Open Democracy hosts Yessika Gonzalez’s article looking at the queering of the Argentine tango.
With the internationalization of tango, its slum origins were forgotten and a strictly codified dance was exported with clearly defined roles between man and woman. In the traditional milongas—the venues where people in Argentina go to tango—women generally sit on one side of the dance floor to show their potential dance partners that they are available. The man invites the woman to dance with a head motion and the women either accepts or rejects the proposal. So begins a dance in which the man leads and the woman follows the marked steps, embellishing the dance with several adornments.
In recent years, however, people have begun to champion the so-called Queer Tango – queer meaning “strange”, “different”, or even “eccentric”. But since the word was traditionally used pejoratively against people on particular gender and sexual grounds, it was eventually appropriated by the LGBTQ community. The Queer Tango therefore does not aim only to create spaces for the gay community to express itself through tango, but it allows all people, regardless of their sexuality, to explore themselves and go beyond social gender norms. As the Buenos Aires Queer Tango blog explains:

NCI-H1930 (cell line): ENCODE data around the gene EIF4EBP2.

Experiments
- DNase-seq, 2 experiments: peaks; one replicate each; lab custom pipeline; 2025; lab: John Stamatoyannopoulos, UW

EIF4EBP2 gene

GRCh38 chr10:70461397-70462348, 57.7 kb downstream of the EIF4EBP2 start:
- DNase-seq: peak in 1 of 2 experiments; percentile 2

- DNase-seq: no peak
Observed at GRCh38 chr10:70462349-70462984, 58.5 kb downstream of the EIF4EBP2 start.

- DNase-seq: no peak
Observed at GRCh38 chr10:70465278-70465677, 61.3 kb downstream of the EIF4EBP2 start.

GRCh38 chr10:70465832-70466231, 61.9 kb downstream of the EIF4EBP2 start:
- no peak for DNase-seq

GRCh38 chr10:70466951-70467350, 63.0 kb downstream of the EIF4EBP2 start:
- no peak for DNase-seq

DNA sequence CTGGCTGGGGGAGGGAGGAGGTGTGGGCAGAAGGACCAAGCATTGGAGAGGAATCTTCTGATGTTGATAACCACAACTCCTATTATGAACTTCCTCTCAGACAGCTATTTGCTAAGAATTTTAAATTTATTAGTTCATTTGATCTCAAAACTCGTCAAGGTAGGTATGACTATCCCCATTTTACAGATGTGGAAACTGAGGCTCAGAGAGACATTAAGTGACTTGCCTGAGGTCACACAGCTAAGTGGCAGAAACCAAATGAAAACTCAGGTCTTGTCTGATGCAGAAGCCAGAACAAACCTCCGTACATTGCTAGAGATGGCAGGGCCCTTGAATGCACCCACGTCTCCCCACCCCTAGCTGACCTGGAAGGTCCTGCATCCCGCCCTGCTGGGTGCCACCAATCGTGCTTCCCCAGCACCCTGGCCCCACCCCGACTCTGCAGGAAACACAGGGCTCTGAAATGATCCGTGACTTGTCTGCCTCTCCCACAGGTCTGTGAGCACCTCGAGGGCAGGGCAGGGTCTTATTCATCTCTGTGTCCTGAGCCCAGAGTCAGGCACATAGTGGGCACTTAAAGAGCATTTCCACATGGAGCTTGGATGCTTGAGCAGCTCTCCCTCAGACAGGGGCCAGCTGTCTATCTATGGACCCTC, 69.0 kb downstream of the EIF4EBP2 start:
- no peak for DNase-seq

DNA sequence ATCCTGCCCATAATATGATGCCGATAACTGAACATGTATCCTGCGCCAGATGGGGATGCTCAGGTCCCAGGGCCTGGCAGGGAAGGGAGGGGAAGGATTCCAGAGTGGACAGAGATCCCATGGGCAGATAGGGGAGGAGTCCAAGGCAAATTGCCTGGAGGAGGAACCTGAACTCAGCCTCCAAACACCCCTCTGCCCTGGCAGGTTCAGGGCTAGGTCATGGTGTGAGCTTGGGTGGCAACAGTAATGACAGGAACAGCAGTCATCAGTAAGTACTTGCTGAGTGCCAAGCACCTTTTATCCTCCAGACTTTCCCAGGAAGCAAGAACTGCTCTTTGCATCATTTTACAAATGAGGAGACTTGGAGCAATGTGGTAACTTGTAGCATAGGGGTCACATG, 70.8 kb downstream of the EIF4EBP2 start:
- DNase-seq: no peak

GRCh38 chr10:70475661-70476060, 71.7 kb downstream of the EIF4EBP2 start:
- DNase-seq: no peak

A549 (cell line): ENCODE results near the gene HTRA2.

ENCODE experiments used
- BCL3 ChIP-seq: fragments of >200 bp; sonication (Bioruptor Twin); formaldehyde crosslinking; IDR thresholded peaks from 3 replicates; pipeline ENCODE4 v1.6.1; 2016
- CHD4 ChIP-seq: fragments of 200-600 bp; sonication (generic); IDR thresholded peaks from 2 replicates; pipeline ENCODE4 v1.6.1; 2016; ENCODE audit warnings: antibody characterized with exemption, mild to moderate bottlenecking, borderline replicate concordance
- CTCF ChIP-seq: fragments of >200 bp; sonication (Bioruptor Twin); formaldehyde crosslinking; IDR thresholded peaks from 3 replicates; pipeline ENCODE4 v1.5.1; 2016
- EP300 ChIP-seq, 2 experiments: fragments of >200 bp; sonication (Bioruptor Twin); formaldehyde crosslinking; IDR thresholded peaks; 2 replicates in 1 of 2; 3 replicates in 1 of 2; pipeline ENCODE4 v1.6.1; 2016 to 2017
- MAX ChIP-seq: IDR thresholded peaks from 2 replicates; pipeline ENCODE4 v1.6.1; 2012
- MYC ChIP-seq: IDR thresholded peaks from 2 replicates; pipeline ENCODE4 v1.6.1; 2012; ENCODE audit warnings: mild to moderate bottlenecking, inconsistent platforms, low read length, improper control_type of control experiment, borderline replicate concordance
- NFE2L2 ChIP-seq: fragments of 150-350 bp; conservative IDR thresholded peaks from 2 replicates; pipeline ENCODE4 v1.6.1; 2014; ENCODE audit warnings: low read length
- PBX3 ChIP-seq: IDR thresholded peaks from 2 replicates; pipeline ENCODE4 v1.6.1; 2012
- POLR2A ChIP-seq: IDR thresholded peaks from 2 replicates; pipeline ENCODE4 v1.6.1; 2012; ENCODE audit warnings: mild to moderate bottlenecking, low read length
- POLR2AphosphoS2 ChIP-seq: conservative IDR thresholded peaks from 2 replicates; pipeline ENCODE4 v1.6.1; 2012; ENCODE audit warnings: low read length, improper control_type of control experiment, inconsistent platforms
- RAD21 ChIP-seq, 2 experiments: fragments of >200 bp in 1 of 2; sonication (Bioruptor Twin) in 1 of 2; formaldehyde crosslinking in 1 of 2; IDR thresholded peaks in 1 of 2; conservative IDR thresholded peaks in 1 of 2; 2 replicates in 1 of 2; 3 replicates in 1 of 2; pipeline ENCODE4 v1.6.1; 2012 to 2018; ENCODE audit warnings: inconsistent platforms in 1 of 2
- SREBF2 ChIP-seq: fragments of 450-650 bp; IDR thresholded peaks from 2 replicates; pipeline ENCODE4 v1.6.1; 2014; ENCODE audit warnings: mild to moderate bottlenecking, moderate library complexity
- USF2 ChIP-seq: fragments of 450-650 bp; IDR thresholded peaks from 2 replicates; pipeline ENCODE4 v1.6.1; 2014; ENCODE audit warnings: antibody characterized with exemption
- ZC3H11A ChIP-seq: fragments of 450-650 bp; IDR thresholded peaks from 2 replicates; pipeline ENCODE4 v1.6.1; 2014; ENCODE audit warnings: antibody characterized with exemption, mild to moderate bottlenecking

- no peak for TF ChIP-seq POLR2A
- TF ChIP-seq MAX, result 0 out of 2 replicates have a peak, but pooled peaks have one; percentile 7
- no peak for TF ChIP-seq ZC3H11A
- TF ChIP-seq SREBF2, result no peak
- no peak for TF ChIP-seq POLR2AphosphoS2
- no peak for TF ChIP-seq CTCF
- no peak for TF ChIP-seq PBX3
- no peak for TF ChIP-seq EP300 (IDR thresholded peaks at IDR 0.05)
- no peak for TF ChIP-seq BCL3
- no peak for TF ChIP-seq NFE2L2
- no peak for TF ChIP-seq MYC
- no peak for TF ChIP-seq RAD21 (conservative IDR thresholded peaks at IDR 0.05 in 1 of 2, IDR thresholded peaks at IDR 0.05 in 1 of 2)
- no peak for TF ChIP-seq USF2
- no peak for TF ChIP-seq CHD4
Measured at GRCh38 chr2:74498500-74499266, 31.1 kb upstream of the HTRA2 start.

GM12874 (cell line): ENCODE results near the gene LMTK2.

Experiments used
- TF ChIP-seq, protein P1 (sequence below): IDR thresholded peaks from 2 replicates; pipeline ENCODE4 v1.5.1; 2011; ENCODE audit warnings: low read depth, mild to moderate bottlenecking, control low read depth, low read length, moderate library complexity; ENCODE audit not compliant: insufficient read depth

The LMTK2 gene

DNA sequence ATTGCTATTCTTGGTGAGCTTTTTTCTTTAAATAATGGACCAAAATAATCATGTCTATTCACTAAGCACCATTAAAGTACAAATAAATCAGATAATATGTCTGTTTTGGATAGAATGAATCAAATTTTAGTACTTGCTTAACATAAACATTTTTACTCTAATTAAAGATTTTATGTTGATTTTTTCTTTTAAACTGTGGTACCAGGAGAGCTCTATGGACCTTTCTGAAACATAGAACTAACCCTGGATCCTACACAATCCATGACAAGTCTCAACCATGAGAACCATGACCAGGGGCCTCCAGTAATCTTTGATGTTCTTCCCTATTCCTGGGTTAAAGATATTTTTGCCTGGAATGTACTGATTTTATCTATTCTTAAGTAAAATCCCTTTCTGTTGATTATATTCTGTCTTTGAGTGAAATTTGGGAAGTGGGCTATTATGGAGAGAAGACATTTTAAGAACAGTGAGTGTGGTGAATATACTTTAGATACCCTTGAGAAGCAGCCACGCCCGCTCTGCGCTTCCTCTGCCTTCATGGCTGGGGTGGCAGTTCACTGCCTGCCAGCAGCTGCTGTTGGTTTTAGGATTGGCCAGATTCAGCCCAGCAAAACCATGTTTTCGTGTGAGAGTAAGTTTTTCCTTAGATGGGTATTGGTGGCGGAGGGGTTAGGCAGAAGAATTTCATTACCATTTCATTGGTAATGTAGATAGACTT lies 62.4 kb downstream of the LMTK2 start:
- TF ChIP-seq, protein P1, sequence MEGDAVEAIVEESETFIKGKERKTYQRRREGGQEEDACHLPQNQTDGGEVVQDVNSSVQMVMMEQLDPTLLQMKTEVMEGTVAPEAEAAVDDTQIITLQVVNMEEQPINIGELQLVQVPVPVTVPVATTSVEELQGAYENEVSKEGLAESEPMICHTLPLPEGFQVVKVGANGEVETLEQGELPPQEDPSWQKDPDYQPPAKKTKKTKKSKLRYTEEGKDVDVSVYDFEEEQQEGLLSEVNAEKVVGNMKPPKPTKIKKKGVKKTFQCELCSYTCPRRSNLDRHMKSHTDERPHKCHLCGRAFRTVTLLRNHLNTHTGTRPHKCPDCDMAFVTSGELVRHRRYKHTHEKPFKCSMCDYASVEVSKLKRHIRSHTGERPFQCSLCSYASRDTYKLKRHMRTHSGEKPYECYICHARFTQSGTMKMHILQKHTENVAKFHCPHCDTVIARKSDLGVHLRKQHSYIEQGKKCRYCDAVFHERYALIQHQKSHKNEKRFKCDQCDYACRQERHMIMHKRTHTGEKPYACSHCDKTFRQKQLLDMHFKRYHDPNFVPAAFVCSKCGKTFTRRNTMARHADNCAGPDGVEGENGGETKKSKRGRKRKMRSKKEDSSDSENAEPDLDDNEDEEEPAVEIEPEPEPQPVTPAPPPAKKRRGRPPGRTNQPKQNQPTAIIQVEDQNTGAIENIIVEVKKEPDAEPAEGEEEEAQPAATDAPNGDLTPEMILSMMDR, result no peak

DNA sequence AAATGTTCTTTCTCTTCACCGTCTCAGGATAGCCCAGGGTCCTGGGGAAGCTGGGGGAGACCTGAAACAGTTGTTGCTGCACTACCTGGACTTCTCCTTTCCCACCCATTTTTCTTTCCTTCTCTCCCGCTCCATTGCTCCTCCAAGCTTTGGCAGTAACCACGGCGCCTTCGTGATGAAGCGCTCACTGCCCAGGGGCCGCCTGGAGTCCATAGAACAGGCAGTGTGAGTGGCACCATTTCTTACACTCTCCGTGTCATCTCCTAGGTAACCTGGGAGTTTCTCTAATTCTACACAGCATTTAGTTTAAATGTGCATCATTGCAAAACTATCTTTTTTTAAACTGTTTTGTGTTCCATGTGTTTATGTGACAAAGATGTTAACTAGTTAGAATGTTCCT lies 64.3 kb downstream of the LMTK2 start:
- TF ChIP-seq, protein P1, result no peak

“Queer Tango is a space for tango open to everyone. A space for meeting, socializing, learning, and practicing that seeks to explore different forms of communication between those who dance. The queer tango does not presuppose the sexual orientation of its dancers, nor their taste for occupying one role or another when dancing.”
[El Tango Queer] es un espacio de tango abierto a todas las personas. Un lugar de encuentro, sociabilización, aprendizaje y práctica en el que se busca explorar distintas formas de comunicación entre quienes bailan. El tango queer no presupone la orientación sexual de los bailarines ni su gusto por ocupar un rol u otro a la hora de bailar.
Although, at its inception, only men danced the tango, in the traditional milongas of today, same-sex partners have been victims of discrimination and have even been thrown out of the dance floor. In fact, the birth of many “queer” milongas came as a response to these attacks.